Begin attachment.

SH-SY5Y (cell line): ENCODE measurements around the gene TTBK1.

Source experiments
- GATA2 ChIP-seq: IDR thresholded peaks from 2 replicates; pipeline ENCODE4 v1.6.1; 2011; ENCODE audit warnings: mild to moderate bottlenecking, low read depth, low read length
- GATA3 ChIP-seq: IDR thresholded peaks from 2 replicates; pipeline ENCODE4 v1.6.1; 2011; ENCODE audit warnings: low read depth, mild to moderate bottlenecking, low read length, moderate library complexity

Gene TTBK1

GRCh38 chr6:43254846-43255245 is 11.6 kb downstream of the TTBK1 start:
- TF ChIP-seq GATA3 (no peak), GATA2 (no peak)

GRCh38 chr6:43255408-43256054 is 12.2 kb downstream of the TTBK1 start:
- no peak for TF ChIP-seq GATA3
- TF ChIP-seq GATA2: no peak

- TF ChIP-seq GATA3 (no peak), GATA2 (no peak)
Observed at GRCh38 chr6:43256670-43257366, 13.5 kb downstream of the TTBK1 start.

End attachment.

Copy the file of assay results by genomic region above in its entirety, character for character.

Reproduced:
SH-SY5Y (cell line): ENCODE measurements around the gene TTBK1.

Source experiments
- GATA2 ChIP-seq: IDR thresholded peaks from 2 replicates; pipeline ENCODE4 v1.6.1; 2011; ENCODE audit warnings: mild to moderate bottlenecking, low read depth, low read length
- GATA3 ChIP-seq: IDR thresholded peaks from 2 replicates; pipeline ENCODE4 v1.6.1; 2011; ENCODE audit warnings: low read depth, mild to moderate bottlenecking, low read length, moderate library complexity

Gene TTBK1

GRCh38 chr6:43254846-43255245 is 11.6 kb downstream of the TTBK1 start:
- TF ChIP-seq GATA3 (no peak), GATA2 (no peak)

GRCh38 chr6:43255408-43256054 is 12.2 kb downstream of the TTBK1 start:
- no peak for TF ChIP-seq GATA3
- TF ChIP-seq GATA2: no peak

- TF ChIP-seq GATA3 (no peak), GATA2 (no peak)
Observed at GRCh38 chr6:43256670-43257366, 13.5 kb downstream of the TTBK1 start.